Motivated by classic work on inferring physical laws from experimental data (39–41), we first task DreamCoder with learning equations describing 60 different physical laws and mathematical identities taken from AP and MCAT physics “cheat sheets”, based on numerical examples of data obeying each equation. The full dataset includes data generated from many well-known laws in mechanics and electromagnetism, which are naturally expressed using concepts like vectors, forces, and ratios. Rather than give DreamCoder these mathematical abstractions, we initialize the system with a much more generic basis — just a small number of recursive sequence manipulation primitives like map and fold, and arithmetic — and test whether it can learn an appropriate mathematical language of physics. Indeed, after 8 wake/sleep cycles DreamCoder learns 93% of the laws and identities in the dataset, by first learning the building blocks of vector algebra, such as inner products, vector sums, and norms (Fig. 7A). It then uses this mathematical vocabulary to construct concepts underlying multiple physical laws, such as the inverse square law schema that enables it to learn Newton’s law of gravitation and Coulomb’s law of electrostatic force, effectively undergoing a ‘change of basis’ from the initial recursive sequence processing language to a physics-style basis.

Could DreamCoder also learn this recursive sequence manipulation language? We initialized the system with a minimal subset of 1959 Lisp primitives (car, cdr, cons, . . .) and asked it to solve 20 basic programming tasks, like those used in introductory computer science classes. Crucially the initial language includes primitive recursion (the Y combinator), which in principle allows learning to express any recursive function, but no other recursive function is given to start; previously we had sequestered recursion within higher-order functions (map, fold, . . .) given to the learner as primitives. With enough compute time (roughly five days on 64 CPUs), DreamCoder learns to solve all 20 problems, and in so doing assembles a library equivalent to the modern repertoire of functional programming idioms, including map, fold, zip, length, and arithmetic operations such as building lists of natural numbers between an interval (see Fig. 7B). All these library functions are expressible in terms of the higher-order function fold and its dual unfold, which, in a precise formal manner, are the two most elemental operations over recursive data – a discovery termed “origami programming” (42). DreamCoder retraced the discovery of origami programming: first reinventing fold, then unfold, and then defining all other recursive functions in terms of folding and unfolding.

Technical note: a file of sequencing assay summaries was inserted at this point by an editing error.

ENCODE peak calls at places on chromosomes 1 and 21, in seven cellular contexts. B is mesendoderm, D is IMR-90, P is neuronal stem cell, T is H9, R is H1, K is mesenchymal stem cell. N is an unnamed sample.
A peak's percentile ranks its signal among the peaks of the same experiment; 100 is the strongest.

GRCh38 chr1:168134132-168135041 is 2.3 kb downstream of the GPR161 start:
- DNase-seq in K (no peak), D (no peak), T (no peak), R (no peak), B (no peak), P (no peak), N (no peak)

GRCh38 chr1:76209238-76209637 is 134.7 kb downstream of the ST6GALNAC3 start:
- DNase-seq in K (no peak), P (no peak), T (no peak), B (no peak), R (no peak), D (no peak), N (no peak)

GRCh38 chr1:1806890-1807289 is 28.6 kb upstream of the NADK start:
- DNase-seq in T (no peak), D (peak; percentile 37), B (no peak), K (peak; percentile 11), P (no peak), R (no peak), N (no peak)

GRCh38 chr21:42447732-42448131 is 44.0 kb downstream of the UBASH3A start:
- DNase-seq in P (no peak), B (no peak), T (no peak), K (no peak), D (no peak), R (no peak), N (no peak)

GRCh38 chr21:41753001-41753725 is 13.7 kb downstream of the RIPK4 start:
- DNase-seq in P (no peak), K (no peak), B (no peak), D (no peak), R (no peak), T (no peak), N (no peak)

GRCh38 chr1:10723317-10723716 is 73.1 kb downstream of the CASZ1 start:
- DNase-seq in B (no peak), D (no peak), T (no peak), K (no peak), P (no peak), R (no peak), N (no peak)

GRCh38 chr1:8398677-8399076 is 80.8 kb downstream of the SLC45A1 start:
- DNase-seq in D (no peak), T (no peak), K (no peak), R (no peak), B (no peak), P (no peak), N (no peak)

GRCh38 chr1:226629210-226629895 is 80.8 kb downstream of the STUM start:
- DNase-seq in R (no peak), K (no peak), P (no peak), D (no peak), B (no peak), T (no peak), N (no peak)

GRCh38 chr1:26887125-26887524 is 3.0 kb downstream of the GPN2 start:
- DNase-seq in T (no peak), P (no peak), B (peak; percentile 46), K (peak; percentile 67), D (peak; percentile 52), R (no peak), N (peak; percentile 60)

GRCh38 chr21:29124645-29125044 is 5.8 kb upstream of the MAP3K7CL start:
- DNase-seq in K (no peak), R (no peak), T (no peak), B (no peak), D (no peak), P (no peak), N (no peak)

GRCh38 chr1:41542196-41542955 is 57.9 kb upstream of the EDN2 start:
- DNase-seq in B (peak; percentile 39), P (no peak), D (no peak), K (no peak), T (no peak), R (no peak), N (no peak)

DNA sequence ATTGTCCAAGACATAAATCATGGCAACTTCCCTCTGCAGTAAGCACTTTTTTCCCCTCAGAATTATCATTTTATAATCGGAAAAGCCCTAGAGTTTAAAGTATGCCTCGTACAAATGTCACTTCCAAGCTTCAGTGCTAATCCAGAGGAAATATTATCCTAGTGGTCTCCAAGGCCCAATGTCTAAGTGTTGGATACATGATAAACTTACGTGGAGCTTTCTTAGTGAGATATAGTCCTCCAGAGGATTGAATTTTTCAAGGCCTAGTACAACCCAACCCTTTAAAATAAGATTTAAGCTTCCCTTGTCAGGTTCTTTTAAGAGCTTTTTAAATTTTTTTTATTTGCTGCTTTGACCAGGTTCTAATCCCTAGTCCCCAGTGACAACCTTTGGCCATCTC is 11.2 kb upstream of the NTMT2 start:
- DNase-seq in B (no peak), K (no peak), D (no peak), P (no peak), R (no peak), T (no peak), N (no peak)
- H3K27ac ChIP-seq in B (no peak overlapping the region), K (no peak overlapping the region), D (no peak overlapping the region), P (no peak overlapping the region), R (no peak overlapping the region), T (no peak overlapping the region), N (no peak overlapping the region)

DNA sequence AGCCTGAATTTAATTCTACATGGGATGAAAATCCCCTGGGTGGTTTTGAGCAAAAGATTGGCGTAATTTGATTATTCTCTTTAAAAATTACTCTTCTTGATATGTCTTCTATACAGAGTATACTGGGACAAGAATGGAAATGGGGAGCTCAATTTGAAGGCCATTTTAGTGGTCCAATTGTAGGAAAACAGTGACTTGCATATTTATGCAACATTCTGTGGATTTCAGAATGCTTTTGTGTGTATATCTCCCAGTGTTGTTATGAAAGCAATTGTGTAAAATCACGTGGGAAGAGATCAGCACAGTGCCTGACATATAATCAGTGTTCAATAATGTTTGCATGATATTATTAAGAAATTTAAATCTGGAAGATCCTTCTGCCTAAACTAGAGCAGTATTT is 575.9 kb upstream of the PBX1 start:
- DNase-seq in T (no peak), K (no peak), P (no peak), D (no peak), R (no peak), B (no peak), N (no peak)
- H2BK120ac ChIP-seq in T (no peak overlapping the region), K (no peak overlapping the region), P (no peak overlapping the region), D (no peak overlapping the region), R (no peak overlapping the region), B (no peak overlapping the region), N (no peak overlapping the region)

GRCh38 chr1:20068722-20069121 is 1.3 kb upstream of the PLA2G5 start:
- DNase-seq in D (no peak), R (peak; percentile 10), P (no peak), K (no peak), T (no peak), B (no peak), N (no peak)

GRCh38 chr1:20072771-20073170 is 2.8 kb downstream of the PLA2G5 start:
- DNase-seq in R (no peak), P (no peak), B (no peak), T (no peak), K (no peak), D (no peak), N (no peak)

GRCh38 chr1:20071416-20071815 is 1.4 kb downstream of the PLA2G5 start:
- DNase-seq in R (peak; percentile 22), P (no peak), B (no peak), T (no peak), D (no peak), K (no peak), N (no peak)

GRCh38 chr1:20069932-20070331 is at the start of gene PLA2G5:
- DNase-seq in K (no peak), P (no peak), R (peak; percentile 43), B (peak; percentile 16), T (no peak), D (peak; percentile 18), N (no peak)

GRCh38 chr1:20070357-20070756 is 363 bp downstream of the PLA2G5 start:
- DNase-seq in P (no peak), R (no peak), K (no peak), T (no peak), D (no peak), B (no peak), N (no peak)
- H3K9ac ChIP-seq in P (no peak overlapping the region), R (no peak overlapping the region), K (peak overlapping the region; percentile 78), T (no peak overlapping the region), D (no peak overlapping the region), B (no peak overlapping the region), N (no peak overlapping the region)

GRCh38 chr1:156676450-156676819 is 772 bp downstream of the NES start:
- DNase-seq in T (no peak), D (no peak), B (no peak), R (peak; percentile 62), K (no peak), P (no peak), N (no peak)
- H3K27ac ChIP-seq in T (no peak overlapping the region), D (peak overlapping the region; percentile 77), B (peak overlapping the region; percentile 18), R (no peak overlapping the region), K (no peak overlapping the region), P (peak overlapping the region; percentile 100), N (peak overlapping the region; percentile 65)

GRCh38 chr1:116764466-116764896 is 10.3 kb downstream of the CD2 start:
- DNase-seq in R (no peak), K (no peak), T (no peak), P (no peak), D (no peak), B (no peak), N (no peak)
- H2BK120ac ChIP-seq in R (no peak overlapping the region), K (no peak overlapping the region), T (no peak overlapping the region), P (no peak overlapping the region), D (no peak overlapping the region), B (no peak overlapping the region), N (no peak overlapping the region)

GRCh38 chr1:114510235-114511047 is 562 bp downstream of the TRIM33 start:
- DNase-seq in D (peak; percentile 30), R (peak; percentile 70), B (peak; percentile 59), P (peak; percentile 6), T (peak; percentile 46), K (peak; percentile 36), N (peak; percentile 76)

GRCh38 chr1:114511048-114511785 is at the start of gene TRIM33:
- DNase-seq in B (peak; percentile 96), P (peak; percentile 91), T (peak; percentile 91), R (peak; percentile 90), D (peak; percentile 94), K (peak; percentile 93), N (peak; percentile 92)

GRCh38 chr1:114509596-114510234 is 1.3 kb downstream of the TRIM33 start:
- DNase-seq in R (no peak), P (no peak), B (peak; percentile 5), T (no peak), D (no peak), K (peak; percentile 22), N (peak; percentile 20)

From the paper: